Rolls Royce Phantom IV: All you need to know about Meghan Markle's ride to the royal wedding
Meghan Markle wed Prince Harry at St George’s Chapel in the Windsor Castle premises. The American actress arrived at the church in the Rolls Royce Phantom IV, which is a 1952 model of the car and here are 10 facts you need to know about the car:
1. The Phantom IV is British automobile that was built by Rolls Royce only for buyers of distinction, like the British Royal Family.
2. There are only 18 cars like it built between 1950 - 1956 out of which 16 exist in museums and other collections.
3. The engine is a refined version of a B80, the last three of a B81, both used in military and commercial vehicles.
4. Interestingly, the Phantom IV is the only Rolls-Royce motorcar to be fitted with a straight-8 engine. It is powerful enough to run long distances at a very low speed, an important feature for ceremonial and parade cars.
5. The limousine car was designed to the special order of Their Royal Highnesses, the Princess Elizabeth and the Duke of Edinburgh" and was supposed to be the only one of its kind.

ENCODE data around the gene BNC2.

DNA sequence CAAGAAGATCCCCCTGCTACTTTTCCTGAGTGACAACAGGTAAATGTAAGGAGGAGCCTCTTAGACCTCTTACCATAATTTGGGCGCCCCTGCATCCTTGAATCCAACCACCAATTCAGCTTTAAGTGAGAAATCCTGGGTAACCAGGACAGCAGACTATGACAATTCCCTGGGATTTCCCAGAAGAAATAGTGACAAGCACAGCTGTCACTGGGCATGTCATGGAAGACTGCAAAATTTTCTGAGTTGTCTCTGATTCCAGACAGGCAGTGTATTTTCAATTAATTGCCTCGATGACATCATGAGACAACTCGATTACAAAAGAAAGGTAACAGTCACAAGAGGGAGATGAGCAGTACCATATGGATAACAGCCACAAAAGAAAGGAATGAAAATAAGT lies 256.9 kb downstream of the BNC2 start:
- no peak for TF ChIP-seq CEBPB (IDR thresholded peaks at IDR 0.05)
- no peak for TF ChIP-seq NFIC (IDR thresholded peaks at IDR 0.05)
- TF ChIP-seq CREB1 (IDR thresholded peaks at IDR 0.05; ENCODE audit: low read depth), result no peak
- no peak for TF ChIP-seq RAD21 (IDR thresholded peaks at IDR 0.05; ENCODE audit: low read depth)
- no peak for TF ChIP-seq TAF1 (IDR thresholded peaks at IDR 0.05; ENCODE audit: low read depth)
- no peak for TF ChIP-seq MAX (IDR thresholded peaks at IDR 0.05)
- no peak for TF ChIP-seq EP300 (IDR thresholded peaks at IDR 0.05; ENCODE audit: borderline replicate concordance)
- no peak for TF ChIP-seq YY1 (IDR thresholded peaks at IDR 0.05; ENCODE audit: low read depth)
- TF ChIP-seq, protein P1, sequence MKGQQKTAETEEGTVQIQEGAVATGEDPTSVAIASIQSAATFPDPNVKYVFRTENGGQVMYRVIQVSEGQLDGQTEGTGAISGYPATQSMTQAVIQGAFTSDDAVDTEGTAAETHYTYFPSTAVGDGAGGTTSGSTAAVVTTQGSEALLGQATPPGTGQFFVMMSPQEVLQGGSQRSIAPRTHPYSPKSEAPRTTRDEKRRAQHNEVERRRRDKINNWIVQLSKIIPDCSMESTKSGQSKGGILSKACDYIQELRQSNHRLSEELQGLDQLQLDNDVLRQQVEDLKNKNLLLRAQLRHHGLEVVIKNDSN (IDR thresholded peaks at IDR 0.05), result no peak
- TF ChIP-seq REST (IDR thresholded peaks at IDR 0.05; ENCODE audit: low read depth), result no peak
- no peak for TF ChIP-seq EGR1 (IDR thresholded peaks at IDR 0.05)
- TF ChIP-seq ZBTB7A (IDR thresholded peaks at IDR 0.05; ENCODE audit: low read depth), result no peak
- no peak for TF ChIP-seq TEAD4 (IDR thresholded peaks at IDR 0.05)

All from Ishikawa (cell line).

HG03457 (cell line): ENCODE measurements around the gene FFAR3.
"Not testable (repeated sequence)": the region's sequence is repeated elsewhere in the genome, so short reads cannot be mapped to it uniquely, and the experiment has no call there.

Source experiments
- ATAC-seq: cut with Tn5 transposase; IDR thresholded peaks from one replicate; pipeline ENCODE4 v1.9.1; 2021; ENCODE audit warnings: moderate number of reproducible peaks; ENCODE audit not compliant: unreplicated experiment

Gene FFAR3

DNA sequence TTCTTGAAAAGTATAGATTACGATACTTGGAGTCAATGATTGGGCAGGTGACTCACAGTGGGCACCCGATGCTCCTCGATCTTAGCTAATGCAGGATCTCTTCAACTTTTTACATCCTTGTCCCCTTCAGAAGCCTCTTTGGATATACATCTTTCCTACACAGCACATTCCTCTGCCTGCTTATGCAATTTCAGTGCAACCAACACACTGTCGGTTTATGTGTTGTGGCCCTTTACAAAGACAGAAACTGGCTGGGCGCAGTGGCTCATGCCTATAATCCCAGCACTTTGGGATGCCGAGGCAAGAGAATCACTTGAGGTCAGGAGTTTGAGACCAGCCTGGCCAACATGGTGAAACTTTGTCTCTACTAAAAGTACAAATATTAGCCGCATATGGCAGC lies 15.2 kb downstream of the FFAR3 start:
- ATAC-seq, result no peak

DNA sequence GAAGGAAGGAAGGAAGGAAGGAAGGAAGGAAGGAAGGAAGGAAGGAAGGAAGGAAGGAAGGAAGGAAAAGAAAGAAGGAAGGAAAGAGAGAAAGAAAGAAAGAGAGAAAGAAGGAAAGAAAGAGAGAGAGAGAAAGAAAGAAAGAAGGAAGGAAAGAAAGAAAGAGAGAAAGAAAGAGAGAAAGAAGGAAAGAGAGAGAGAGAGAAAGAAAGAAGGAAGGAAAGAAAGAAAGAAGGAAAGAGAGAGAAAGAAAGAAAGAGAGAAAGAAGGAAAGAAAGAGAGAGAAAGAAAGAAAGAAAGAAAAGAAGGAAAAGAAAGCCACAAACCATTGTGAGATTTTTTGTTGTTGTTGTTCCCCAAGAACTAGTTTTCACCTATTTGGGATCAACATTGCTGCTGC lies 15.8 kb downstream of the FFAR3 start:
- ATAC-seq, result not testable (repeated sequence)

6.While it was initially painted Valentine green with red belt-line striping. The limousine became an official state car of the United Kingdom upon Princess Elizabeth's accession to that country's throne in 1952. It was then repainted in the sovereign's colour scheme of royal claret and black.
7. In 1948, the Spanish Government asked for three cars for the use of Generalissimo Francisco Franco, the Phantom IV was made and they are in the property of the Spanish Army and are still in ceremonial use for the Spanish head of state.
8. On 10 April 1952, the Queen was driven in this car to her first royal engagement at Westminster Abbey.
9. There were other proposed models of the Phantom IV but they were never built. It is said that they were asked for by King Farouk of Egypt, the Maharajas of Baroda and Mysore in India, as well as the Americans Briggs Cunningham and James Melton.
10. The car was fitted with a specially modified driver's seat in case the Duke of Edinburgh wished to drive himself.